The Roman Senate had entitled Herod the Great, who was ruling over Judea, “king of the Jews.” But he was just a puppet of the Roman Empire. He had no rightful claim to the throne of David. Like most rulers of his day, Herod was paranoid and superstitious. So when eastern astrologers showed up claiming that a star led them to Judea in search of a Child prophesied to be “King of the Jews,” Herod could not have felt more threatened. He was determined to find and murder this baby. So he called his own “wise men” – Jewish chief priests and scribes – and learned from them exactly where the Messiah would be born.

Now this is amazing. Herod asked Jewish priests and scribes the specific place of Messiah’s birth. Consulting the Hebrew Scriptures, they gave him the precise location. But how could they know where their own Messiah had been born and yet seem totally disinterested?

What’s more, Jesus was no longer an infant by this point. He could have been as much as two years old (Matt 2:16). Surely there were rumors of His birth throughout Israel. Luke says that the shepherds “made known abroad” what they had seen and heard (Luke 2:17). Anna and Simeon had both received divine confirmation that Jesus was the Christ. Word was undoubtedly spreading. These rumblings, combined with the direct knowledge from Scripture, should have caused all Israel to look for this newborn King. Yet no kings, priests, scribes, or religious leaders in Israel acknowledged Him. None of them bothered to seek Him, much less worship Him. The Jewish leadership seemed totally disinterested.

Keep in mind that these religious leaders were also politicians. Their prosperity and the security of their positions were ensured by the current Roman administration. Herod was their king. As long as he guaranteed their continued prosperity, they wanted no other. The common people might have welcomed a Messiah, but those with position and power would have considered Him a threat. Messiah meant revolution – disturbing the status quo and endangering their profitable arrangement. No wonder Matthew tells us that, when Herod heard of the Magi’s search for another Jewish king, “he was troubled, and all Jerusalem with him.” (Matt 2:3) 

Despite the shameful neglect by the establishment in Jerusalem, God had already set a process in motion to honor the royalty of His Son. Six hundred years earlier, under Daniel’s leadership, pagan “wise men” – including a group of magi – began to learn about the Jewish Messiah’s advent and mission. After centuries of changing empires, that legacy culminated in magi traveling from the east to worship Jesus with precious gifts, and to acknowledge Him as King.

In telling us this story, Matthew illustrated a pattern that would repeat throughout the life and ministry of the Messiah. “He came unto His own, and His own received Him not” (John 1:11-13). He was without honor in his own country (Luke 4:24). He was the “stone that the builders rejected” (Mat. 21:42, Mark 12:10). He was ultimately spurned and killed by His own people. All of this fulfilled the prophetic Scriptures about the Messiah.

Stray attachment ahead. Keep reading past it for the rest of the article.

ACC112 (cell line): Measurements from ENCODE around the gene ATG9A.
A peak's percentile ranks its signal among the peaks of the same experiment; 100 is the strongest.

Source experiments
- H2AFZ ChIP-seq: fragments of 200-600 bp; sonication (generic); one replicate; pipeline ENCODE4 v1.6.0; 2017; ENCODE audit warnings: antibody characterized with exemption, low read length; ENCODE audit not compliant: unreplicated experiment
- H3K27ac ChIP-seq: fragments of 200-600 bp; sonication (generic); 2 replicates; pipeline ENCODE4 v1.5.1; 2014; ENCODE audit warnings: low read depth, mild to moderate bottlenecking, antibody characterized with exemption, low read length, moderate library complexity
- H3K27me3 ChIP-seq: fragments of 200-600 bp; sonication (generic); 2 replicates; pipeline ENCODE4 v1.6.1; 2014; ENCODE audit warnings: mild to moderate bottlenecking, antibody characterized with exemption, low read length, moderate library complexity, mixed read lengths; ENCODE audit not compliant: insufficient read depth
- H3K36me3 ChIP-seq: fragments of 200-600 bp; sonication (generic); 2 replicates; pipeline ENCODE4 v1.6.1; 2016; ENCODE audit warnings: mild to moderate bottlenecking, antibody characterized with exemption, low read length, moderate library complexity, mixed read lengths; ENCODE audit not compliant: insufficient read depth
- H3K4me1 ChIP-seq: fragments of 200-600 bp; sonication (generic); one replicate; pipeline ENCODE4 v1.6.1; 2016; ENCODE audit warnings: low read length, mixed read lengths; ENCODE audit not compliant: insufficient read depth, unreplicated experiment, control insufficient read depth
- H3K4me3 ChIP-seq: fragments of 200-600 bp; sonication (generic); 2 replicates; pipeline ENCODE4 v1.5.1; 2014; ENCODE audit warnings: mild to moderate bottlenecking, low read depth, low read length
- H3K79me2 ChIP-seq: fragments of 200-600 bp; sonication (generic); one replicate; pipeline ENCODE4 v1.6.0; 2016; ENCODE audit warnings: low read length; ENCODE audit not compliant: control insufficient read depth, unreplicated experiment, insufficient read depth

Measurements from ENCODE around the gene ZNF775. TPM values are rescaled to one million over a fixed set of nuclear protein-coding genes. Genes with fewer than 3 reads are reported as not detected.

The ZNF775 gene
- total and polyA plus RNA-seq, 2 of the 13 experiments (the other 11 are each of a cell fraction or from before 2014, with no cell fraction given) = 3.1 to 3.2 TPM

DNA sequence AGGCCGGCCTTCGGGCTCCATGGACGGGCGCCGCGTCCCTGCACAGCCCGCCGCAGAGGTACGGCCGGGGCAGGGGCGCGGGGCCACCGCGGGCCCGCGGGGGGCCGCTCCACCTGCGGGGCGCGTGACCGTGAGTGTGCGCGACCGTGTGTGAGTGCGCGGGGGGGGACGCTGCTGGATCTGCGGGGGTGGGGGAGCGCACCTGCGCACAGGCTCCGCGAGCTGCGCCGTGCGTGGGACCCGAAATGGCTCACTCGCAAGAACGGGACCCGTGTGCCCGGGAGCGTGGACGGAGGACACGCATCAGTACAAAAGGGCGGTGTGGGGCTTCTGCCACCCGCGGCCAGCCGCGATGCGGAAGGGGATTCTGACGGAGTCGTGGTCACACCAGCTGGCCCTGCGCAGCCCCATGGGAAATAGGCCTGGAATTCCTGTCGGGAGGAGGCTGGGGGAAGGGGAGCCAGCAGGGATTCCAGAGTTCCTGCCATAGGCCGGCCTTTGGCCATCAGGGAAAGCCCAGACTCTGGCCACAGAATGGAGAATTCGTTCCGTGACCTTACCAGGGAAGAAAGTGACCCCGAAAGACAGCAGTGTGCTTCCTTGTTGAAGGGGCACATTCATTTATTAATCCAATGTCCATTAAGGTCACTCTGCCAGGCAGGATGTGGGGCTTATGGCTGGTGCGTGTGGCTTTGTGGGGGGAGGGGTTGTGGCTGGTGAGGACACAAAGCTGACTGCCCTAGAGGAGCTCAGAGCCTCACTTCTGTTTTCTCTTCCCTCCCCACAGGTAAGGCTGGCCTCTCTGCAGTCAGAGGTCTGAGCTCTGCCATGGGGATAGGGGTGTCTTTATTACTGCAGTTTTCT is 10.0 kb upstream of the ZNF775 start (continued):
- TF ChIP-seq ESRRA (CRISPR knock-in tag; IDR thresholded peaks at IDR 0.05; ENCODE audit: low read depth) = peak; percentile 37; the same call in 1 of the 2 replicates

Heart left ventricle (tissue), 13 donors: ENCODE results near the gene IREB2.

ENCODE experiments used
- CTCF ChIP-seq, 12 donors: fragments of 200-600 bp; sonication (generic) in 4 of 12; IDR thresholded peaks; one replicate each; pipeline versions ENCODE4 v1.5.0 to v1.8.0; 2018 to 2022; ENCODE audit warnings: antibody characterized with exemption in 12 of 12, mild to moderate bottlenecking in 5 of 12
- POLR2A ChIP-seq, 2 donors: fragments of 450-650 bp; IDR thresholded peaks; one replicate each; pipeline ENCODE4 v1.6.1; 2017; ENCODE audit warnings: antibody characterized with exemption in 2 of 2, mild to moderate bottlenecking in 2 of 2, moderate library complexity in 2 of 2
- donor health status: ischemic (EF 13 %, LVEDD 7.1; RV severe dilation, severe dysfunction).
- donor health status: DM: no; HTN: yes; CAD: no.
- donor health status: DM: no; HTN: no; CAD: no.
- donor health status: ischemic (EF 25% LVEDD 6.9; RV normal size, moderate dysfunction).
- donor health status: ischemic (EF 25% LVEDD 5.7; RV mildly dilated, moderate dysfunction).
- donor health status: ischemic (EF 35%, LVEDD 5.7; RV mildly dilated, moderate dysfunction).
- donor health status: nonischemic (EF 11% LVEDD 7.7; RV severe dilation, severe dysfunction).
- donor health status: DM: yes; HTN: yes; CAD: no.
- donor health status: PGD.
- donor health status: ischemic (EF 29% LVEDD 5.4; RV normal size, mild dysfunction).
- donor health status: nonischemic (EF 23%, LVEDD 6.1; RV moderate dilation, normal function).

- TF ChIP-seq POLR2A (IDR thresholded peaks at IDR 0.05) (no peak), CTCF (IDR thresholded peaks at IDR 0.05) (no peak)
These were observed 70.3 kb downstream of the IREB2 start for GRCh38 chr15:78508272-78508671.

Matthew also expected his readers to catch the striking irony: Gentile astrologers from the east discovered the Jewish King by following a star. But scholars of Israel failed to discern their King while possessing the Scriptures. Pagan Magi came to worship the Messiah, but Jerusalem royalty sought to kill Him. The contrast was sharp, startling and prophetic.

These Magi were the first Gentiles to worship the Jewish Messiah as King, even when the religious establishment had rejected Him. But they were only the beginning. Later Gentiles would come to Him by the millions and even billions. That was always God’s intention. Thus at the end of Matthew’s Gospel, King Jesus commanded His followers to make disciples “of all nations” (Matt. 28:19).

Then the last book of the Bible reveals the end result. The legacy that began with Daniel’s ministry as far back as the ancient Babylonian empire, then became a trickle of Magi from the east to worship Jesus, would culminate with a deluge of multitudes from every nation under heaven:

“After this I looked, and behold, a great multitude that no one could number, from every nation, from all tribes and peoples and languages, standing before the throne and before the Lamb, clothed in white robes, with palm branches in their hands, and crying out with a loud voice, ‘Salvation belongs to our God who sits on the throne, and to the Lamb!’” (Revelation 7:9, 10).

The message of the Magi declares that the Jewish Messiah is Lord of all nations. God has provided the way to save all who believe. One day, people from every tribe, kindred, and tongue will gather as one family to confess that Jesus Christ is Lord to the glory of God the Father.

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